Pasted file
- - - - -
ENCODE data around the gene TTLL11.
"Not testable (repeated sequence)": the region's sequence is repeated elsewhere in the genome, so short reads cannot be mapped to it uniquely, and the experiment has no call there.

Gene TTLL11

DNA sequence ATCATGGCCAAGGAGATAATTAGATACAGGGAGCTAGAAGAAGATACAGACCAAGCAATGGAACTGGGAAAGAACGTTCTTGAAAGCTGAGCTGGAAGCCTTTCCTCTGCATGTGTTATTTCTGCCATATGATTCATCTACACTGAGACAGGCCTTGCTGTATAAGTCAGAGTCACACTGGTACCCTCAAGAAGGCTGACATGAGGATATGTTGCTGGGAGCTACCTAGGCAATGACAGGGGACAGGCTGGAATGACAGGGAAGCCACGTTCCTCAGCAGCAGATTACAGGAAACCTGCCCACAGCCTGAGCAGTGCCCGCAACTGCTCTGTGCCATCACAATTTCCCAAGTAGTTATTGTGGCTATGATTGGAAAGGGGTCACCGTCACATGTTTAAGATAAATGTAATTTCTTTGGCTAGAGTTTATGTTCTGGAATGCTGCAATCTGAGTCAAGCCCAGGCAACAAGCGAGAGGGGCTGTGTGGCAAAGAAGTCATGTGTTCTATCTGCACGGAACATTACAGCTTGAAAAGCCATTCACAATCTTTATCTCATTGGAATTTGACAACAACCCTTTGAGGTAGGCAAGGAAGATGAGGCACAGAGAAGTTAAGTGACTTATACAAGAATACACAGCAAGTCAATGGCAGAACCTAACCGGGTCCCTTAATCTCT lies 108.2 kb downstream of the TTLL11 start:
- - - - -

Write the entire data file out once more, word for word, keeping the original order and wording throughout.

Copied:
ENCODE data around the gene TTLL11.
"Not testable (repeated sequence)": the region's sequence is repeated elsewhere in the genome, so short reads cannot be mapped to it uniquely, and the experiment has no call there.

Gene TTLL11

DNA sequence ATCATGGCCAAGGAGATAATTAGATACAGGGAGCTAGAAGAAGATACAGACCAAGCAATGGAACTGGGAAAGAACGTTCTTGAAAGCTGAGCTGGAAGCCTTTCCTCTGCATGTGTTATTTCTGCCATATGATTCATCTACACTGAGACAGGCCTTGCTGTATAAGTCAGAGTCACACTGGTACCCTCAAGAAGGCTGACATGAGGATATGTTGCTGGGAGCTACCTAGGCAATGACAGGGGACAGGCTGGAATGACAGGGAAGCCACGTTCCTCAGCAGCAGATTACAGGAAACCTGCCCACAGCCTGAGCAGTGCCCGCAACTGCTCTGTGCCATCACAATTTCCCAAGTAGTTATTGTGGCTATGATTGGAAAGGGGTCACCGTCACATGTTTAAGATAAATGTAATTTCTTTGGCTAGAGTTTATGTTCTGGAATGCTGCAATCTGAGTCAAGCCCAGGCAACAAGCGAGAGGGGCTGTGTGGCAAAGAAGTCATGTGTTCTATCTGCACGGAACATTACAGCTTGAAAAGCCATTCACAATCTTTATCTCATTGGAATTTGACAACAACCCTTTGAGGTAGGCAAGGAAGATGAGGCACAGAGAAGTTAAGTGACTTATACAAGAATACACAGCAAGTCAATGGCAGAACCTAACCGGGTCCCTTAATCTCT lies 108.2 kb downstream of the TTLL11 start: